exit polls within continue barack obama's policies with 28%, change to more conservative policies, 46%, change to more liberal policies 28%. i think the voters who are supporting donald trump are saying enough. president obama came into office in 2008 and announced he was going to be an activist liberal president. he won in 2012 despite being an activist liberal president. and what we're seeing now with the up popularity of obamacare, the failure of obama economic policies, i would argue, $1 trillion in stimulus still had the slowest recovery since 1949 and skepticism about the iran deal, i think you have people saying enough. enough. >> but the flip side of that is, you were talking earlier about the fact that they asked about canada qualities. one is need for change. and there are questions about has the right experience and the
right temperament and she kills him in that. one could argue that i'd logically he's got the right message and the problem if he loses is he wasn't the right messenger. >> i think that's exactly right. >> and i think the other side of this is, you say oh, gosh, if he wasn't donald trump, if he didn't have the baggage that's attached to him in terms of women, in terms of racial minorities, in terms of the temperament, leadership issue that chris is talking about, gosh, how much would we be talking about a republican route tonight. >> and i think we have to remember the first rule of politics, every election is a character election. etiology takes a back seat to the character of the individual and they're all trust questions. in this case the democrats chose to nominate a person who was overwhelmingly untrusted in the american electorate. >> but both candidates were overwhelmingly untrustworthy. >> yeah.
>> virtually two out of thee or three out of four americans think the country is on the wrong track but what is it, 40% said it was the most important quality? these things change. and the untrustworthiness of the candidates and the questions about each other's character raised the percentage that we're concerned about, character and temperament. concerns about change affected similarly the number that wanted a change agent as their number one priority. what's interesting to me is change became less important over the course of the campaign. >> just one other point on trump and the temperament issue. which has dogged him. the flip side of that, even though they think he's got a bad temperament. the flip side is how did he get all of the support from the white working class. yes it was in part policy and trade. but that messaging that he sent, the willingness to offend, to not raise his hand when we asked him are you going to support the republican party, to take on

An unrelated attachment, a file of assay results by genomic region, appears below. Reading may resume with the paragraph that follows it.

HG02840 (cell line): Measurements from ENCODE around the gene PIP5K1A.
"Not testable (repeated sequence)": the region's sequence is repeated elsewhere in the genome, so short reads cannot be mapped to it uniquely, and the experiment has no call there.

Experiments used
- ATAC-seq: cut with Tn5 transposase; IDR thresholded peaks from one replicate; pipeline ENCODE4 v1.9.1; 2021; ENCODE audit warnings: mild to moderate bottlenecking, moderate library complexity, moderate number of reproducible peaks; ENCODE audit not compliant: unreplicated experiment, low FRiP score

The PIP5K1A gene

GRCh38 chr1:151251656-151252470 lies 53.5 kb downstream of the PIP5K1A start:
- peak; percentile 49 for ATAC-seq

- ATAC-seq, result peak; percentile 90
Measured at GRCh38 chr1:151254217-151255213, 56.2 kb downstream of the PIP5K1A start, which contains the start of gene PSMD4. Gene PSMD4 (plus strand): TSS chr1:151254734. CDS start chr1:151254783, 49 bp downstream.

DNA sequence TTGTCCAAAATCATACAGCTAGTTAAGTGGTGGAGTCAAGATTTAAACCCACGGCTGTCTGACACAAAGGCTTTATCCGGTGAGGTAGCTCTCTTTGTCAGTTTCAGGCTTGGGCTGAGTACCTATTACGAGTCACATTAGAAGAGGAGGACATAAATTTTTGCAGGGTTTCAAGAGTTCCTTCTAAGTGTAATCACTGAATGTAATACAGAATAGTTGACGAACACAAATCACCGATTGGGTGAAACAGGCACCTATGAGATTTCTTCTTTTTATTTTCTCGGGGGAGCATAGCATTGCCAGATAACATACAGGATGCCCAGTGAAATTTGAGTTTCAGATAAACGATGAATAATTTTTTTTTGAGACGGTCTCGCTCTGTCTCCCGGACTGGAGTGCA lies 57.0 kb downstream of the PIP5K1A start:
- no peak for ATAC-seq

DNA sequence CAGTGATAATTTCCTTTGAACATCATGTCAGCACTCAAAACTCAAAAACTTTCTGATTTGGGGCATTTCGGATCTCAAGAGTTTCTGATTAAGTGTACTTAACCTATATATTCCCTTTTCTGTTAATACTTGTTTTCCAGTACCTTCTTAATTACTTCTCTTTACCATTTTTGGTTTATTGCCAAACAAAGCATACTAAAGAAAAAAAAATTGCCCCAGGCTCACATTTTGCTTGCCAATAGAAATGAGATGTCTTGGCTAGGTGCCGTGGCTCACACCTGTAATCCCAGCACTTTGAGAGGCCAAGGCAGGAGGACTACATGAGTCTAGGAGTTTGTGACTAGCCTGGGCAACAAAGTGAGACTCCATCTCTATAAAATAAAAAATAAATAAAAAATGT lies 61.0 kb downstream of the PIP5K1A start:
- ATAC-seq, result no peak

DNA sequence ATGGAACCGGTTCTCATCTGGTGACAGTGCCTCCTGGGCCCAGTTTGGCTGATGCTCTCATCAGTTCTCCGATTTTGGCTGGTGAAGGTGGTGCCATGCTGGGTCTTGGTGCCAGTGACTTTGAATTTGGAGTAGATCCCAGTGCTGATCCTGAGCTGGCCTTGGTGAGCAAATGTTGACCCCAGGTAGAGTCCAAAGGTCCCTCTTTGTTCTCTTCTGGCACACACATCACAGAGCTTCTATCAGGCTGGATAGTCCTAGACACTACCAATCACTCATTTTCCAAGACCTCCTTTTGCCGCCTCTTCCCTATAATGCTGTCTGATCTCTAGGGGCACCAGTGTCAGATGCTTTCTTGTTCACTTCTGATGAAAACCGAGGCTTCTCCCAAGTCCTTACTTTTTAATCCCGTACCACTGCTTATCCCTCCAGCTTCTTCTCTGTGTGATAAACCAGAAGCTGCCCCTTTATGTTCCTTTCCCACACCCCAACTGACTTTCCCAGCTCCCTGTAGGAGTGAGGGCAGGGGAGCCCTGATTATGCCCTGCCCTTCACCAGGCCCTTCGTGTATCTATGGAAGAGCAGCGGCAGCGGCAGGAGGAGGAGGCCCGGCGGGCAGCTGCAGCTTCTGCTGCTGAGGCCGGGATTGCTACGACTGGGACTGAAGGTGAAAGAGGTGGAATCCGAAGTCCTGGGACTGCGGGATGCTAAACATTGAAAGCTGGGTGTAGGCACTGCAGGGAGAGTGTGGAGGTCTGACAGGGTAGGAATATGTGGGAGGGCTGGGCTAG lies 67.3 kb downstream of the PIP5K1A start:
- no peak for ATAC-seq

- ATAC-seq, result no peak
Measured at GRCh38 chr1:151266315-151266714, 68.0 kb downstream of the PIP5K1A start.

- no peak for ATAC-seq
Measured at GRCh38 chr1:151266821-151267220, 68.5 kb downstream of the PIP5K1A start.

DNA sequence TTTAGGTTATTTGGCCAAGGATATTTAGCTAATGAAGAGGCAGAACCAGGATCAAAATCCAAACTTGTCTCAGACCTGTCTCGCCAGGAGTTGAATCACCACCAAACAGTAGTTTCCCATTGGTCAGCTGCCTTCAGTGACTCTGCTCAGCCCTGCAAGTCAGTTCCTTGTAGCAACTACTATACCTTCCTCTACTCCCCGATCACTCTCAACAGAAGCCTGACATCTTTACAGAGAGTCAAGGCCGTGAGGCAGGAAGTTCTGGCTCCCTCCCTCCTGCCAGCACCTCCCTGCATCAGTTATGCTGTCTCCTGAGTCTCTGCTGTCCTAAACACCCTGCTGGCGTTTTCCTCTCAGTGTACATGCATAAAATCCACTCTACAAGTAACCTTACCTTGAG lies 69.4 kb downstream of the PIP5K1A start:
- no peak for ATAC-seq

major media figures and pretty much all of the media, that was appealing to large sections of the electorate not because they hate all members of the media, not because they hate the republican party, they hate the inability to get anything done open they wanted somebody who didn't play by the rules who was willing to go in there and bust things up and be a different kind of candidate. >> i totally agree. you look at the way people see washington, see what's happened in washington over the past 40 years, that's what they say, we don't like his temperament, however we've elected people with good temperaments before and they haven't got the change done. >> we have a long night ahead. we're going to talk about a lot of things. we've got to hit a quick break. joe manchin, he might not stay as a democrat, which would be a more likely scenario for a republican senate. but we shall see. >> betting odds are up to 080%